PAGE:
For example, we’ve all seen the original Star Wars films. (If you haven’t, do you live under a rock?) It is no insult to say that the way scenes transition from one to another, wiping off to one side of the screen, is a dated look. A ‘wipe’ has in fact become recognizable and iconic to the original Star Wars movies, which is the very fact that dates it.  There are many other filming and editing techniques that can either evoke an bygone era, or can mark the here and now.  Be sure to study items on television that you like, and a look you are going after, then see if you recognize a similar quality in a company’s online portfolio.


Communication and Working Style

A TV production involves many tasks, detailed planning, and precise scheduling to efficiently achieve what is desired in production, and capture everything needed on film.  Likewise, planning and communication are essential in the post-production phase in order to maintain momentum and meet critical deadlines for projects going to air.

Be sure to evaluate these core traits of a team: do they seem organized and ready to take the reigns of their particular part of the job? Is it clear who is in charge of each particular role? Who is leading, and who is following whom? Establishing this order and clarity in communication helps to avoid confusion and inefficiency during the production, not to mention in post-production as your finished piece enters the homestretch toward broadcast.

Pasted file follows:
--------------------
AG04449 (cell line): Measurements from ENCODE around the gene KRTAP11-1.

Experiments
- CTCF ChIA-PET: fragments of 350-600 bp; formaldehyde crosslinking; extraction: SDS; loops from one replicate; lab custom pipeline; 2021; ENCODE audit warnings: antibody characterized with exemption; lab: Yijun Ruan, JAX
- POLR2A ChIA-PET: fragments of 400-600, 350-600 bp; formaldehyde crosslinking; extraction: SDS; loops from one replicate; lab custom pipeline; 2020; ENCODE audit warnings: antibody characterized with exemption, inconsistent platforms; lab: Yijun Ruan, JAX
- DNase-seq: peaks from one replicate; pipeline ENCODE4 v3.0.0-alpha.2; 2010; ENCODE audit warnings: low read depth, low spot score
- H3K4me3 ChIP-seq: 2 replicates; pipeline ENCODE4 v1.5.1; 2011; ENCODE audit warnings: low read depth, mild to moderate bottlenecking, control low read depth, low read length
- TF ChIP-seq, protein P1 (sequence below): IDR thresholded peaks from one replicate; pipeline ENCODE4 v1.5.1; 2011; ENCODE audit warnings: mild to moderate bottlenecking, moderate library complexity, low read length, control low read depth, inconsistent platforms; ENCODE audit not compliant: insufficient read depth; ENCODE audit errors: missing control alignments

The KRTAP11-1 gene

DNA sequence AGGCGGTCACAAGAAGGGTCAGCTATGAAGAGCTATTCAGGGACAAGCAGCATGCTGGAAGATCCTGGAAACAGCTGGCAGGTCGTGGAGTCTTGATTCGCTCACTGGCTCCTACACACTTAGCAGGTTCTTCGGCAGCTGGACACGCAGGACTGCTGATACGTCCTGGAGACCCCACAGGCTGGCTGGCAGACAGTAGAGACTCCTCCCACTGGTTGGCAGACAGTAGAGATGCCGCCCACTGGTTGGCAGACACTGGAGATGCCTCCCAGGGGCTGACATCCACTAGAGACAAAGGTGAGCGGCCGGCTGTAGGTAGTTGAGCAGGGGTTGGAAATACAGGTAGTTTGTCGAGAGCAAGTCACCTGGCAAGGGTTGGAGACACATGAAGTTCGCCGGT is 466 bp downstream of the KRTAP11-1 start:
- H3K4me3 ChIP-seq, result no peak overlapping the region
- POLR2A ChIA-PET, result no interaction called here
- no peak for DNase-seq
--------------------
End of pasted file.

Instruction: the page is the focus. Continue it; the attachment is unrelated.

This is especially important if you’re hiring a crew to work a great distance away. Are they in another state covering a one-time only event or interviewing someone? If so, you’ll want to make sure you and they are clear on all details, including what they need to capture on film and the timeline to return footage or an edited product.


Technical Support

Perhaps you need more than a production crew; rather, you need an agency or team who can serve as your liaison with another agency, a media or production hub, or with the broadcast company directly.  You may need someone who understand the specifications and common practices of file handling and trafficking, in order to ensure proper delivery of your production and to offer assistance with technical difficulties.

While some companies may not highlight this capability as an offering, or they may use different terminology to express it, be sure to discuss the full details of what you will be needing to not only produce your TV commercial, pilot, or other project, but to get it to air with the correct technical specifications, in the designated timeline.


Getting a Quote 

Once you have listed out and discussed the full range of capabilities and services you will need, have a few companies provide you with proposals or quotes. These proposals should give you further idea of what it’s like to work with that company, and they should outline the production you’ve discussed with clear pricing.

Different companies or producers may understand your goals or visions differently, or they may simply have different approaches on how to achieve your goal based on their experience. Be sure to discuss and try to understand how those differences may be reflected in the quotes or proposals you receive.

By simply knowing what you want and need specifically, and reaching out to a companies that fit your project and search criteria you will very quickly be so much closer to finding the right TV production company.